Macrobiotics means “big life” (from the Greek makro, meaning large or long, and bio, meaning life). This blog is about my experiences and my journey, experimenting and exploring with the macrobiotic approach to health and well-being. I am still developing my understanding and knowledge of macrobiotics, and welcome any feedback, recipes, tips. If you want to know more right now then just Google it. I will put up websites I find useful along the way.
The way I understand it is that every type of food has an energy (Yin and Yang). And so what we eat can affect the energy and function of our bodies. If you look at your body as a machine, or just as a bunch of cells reacting, rather than as part of you, it is easier to understand.
What I like most about macrobiotics, is that it is not a diet. You can eat what you like, when you like, but you are just more aware of what it means, what it is doing to your body, and how certain foods make you feel. I have never had a sweet tooth and on the occasions when I do have sugary food, I feel completely out of sorts. You have that rush and then the crash. Macrobiotics is about taking away those highs and lows and living in the central balanced area. You can go out and drink Champagne and eat chocolate muffins but just bring yourself back to the centre.
So what is the centre and the balance? Macrobiotic foods tend to be fresh, locally grown produce, wherever possible. Someone following a macrobiotic approach in the Caribbean will eat differently from someone following it in the UK. e.g. Coconuts don’t grow in the UK so why eat them there? Look around you, eat local – it taste much better anyway. However, a lot of the ingredients, such as sauces, seaweed and dressings, used in the recipes have Japanese origin (the movement is said to be founded by Japanese George Ohsawa).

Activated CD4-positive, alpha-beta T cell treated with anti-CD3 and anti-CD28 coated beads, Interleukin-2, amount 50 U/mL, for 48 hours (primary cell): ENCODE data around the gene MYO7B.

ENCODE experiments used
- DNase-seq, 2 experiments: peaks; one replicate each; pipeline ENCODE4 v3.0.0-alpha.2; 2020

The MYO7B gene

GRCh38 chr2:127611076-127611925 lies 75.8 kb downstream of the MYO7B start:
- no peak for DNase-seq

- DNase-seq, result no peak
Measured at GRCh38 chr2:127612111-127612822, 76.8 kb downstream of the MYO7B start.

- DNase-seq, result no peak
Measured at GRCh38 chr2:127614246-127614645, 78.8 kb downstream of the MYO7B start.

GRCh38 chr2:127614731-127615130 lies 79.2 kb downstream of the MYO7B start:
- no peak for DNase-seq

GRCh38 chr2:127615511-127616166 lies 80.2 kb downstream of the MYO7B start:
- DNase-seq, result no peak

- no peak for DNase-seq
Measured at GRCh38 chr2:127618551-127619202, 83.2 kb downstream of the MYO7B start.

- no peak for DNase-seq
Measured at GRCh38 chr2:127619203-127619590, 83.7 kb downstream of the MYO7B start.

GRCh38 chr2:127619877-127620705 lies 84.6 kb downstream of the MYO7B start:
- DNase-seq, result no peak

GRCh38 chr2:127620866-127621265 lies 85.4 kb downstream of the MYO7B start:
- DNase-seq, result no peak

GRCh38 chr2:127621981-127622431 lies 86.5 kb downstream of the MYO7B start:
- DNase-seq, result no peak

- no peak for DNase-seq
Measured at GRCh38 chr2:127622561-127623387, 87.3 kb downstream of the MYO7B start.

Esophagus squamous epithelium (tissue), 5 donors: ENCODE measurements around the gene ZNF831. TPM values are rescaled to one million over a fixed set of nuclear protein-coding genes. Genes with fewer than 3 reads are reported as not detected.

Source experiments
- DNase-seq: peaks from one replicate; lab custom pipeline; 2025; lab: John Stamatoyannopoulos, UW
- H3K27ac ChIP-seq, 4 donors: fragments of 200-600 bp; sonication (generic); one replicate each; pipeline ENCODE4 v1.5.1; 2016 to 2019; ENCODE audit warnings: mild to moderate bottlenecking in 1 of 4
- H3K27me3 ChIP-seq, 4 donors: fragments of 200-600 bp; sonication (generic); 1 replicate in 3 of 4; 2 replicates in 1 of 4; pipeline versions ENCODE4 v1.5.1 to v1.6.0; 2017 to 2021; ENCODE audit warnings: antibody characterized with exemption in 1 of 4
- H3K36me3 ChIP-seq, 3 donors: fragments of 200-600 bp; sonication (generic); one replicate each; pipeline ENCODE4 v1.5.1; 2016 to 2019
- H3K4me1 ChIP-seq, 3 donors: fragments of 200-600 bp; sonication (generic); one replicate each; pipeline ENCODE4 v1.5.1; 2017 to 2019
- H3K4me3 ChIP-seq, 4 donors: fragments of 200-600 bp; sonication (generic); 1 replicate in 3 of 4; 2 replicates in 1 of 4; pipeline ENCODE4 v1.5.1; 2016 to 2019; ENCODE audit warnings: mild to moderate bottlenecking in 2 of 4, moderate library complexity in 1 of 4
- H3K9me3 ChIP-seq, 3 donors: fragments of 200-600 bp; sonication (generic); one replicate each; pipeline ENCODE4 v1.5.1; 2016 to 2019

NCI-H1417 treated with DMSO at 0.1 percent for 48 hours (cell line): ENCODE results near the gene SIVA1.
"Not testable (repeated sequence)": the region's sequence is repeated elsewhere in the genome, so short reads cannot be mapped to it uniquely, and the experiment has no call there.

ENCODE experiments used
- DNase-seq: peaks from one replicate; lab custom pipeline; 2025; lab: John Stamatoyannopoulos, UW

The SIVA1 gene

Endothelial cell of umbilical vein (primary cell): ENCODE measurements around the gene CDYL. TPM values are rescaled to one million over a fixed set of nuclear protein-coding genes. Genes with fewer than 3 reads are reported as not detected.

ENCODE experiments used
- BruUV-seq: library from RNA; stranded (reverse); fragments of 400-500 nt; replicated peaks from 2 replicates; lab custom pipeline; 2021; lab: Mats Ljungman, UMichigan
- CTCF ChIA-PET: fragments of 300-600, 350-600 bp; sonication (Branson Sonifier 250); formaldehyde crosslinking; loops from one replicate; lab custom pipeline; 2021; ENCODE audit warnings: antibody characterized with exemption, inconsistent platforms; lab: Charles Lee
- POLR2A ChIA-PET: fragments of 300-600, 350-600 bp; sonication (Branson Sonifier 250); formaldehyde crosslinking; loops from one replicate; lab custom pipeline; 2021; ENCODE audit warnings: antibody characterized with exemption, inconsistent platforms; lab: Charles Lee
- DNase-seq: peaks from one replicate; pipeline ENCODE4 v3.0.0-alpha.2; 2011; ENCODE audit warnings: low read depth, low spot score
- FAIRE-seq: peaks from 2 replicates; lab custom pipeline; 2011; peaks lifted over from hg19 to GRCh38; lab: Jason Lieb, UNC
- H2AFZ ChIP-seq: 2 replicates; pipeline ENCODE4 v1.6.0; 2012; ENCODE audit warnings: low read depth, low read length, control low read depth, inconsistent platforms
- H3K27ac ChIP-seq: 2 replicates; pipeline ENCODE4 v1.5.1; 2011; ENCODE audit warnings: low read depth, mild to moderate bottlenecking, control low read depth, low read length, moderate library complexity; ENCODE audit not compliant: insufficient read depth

Macrobiotic followers avoid processed food, refined sugar, dairy products, meat, caffeine and alcohol but there are different levels of practice. Some eat meat once a week or just eat fish. It all depends on what you want to do, and learning about what each food type does to your body will inform your choices. I eat meat – love meat – but I have never thought about it, how the animals have lived, died, what it does to my insides, whether alternatives can give me the same nutrition. Maybe as I learn more I will change this in my diet. I’ll keep you posted.
The macrobiotic approach is also used for healing and has been linked to helping people overcome diseases, such as cancer. I want to know more about this. If changing what we eat can change our future health, then that’s pretty big.
Here’s to living the Big Life!